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A PIONEERING EVENT IN ITS DAY...,
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This review is from: Aloha from Hawaii via Satellite (Legacy Edition) (Audio CD)
Elvis Presley's January 14th, 1973 concert from Honolulu in Hawaii was seen by some 1.5 billion people and was the first time that a rock concert had been presented in this way, using what was then revolutionary technology. Often considered to be the last great high of Presley's career, the show was captured on the double-album ALOHA FROM HAWAII VIA SATELLITE for posterity. But did the spectacle of the show itself overshadow the music that was performed?
Well, compared to his previous live album, which had been recorded at New York's Madison Square Garden in 1972 (also as available as a Legacy Edition), the mix of the ALOHA FROM HAWAII album is noticeably superior, although the sound of one of the brass musicians does come through a little intrusively at times, particularly during Presley's rendition of The Beatles' 'Something', during which the singer also sounds rather bored. As usual by this stage in his career, The King was rattling through his oldies like 'Hound Dog' and 'Blue Suede Shoes' with an almost perfunctory abandon (although 'A Big Hunk O' Love' is given a fuller and far more committed work-out towards the close of the show), and it is with the ballads where Presley gives more dedication. 'You Gave Me A Mountain', 'My Way', 'What Now My Love' and 'American Trilogy' are notable highlights, while 'Burning Love' - a song that Presley infamously didn't particularly like - and 'Steamroller Blues' are arguably the best of the harder-edged selections on offer.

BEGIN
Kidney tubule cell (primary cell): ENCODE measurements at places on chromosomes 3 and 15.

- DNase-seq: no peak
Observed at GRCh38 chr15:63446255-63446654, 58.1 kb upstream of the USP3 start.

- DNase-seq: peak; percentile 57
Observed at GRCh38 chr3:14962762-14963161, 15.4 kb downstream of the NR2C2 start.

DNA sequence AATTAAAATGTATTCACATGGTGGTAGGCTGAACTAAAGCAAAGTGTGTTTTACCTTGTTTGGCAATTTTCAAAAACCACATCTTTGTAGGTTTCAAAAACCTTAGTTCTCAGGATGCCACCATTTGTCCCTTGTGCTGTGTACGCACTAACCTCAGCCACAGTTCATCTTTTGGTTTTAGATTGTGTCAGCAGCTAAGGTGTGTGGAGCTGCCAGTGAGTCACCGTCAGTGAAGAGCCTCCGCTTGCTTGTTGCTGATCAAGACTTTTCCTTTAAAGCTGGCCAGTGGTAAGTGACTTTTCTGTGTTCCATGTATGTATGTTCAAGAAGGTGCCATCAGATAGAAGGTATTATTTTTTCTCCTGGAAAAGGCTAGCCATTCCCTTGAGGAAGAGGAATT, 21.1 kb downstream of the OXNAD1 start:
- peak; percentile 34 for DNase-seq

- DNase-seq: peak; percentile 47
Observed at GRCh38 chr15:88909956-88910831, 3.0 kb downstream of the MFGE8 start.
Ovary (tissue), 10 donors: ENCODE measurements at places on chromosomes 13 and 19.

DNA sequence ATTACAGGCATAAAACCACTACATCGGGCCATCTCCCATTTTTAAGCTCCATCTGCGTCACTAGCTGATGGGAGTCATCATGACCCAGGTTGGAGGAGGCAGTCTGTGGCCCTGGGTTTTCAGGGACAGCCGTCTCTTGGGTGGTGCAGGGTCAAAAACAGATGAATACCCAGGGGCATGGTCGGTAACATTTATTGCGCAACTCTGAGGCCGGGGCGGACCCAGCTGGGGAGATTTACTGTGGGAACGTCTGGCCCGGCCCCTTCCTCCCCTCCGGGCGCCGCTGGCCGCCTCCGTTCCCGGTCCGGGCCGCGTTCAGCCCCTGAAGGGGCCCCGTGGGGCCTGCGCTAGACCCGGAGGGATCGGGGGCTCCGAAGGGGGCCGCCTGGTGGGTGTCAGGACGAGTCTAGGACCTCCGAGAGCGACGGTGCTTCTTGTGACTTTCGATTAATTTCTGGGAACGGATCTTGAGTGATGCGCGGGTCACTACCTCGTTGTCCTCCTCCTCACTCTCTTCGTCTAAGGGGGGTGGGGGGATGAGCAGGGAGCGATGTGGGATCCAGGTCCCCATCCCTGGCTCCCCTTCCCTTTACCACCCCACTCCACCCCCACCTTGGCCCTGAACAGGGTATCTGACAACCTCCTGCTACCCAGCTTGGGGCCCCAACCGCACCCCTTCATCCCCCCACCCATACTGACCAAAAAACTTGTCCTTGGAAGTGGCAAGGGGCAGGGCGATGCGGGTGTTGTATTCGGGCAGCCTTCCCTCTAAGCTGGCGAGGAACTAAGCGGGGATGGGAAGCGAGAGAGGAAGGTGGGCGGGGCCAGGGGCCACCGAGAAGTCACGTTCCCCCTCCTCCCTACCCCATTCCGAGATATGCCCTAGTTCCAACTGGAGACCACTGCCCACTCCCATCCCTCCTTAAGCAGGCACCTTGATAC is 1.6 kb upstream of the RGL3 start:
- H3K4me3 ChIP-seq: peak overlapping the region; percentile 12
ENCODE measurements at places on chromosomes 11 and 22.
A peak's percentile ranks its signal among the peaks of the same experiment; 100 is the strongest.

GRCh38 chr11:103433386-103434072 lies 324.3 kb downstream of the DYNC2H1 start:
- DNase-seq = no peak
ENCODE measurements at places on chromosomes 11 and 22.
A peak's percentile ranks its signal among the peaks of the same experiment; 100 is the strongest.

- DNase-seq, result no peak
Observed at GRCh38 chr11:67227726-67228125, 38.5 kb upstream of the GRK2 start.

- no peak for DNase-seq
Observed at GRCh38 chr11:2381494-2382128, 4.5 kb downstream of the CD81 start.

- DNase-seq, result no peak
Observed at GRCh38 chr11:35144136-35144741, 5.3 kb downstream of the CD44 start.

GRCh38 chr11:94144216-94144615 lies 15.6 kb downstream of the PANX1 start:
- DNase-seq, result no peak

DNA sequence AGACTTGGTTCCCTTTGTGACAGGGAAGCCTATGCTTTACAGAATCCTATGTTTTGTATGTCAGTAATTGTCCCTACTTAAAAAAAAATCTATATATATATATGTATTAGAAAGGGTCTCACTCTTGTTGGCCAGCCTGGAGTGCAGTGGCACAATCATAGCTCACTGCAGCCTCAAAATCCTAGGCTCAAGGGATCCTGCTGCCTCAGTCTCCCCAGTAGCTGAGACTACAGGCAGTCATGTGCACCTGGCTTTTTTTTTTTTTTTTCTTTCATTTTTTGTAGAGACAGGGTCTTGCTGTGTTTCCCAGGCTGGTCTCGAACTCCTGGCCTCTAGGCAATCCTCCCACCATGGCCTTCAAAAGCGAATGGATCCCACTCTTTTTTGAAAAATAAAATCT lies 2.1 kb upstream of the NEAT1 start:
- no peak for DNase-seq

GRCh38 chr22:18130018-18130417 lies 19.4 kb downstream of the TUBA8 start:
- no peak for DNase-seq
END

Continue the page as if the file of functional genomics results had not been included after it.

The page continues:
Maybe it was nerves on the big night, but The King's voice does actually sound in better shape on the accompanying ALTERNATE ALOHA concert featured on disc two, where a rehearsal performance from January 12th was recorded for safety reasons in case the money ran out of the satellite's meter at the wrong moment. In fact, this listener enjoyed the "alternate" concert rather more than the "official" show, not least for the inclusion of the five after-hours songs; one of these, a truly lovely take on Gordon Lightfoot's 'Early Morning Rain', is quite possibly the highlight of the entire album: here Presley sounds thoroughly relaxed and his delivery of the song is beautifully poised. These extra selections - four of which are songs from Presley's BLUE HAWAII movie - were taped for inclusion in ALOHA's American broadcast, which didn't occur until April of 1973.
Needless to say, ALOHA FROM HAWAII VIA SATELLITE was a huge success upon its release, giving The King his first American chart-topping album since the relatively forgettable ROUSTABOUT soundtrack in 1964. Originally released to standard in quadraphonic sound (but compatible with conventional stereo systems, apparently), it would have been nice if Sony could have released this reissue as a dual layer Super Audio CD, so that those with the right equipment could listen to the album as it was originally intended (a surround mix might help that brass player blend in better with the band too!).
All in all, then, ALOHA FROM HAWAII VIA SATELLITE remains a key event in Elvis Presley's career, but it doesn't represent the best live Elvis. His first two concert albums, ELVIS IN PERSON and ON STAGE, FEBRUARY 1970, are rather superior to this. However, that beguiling version of 'Early Morning Rain' is something I could listen to again and again.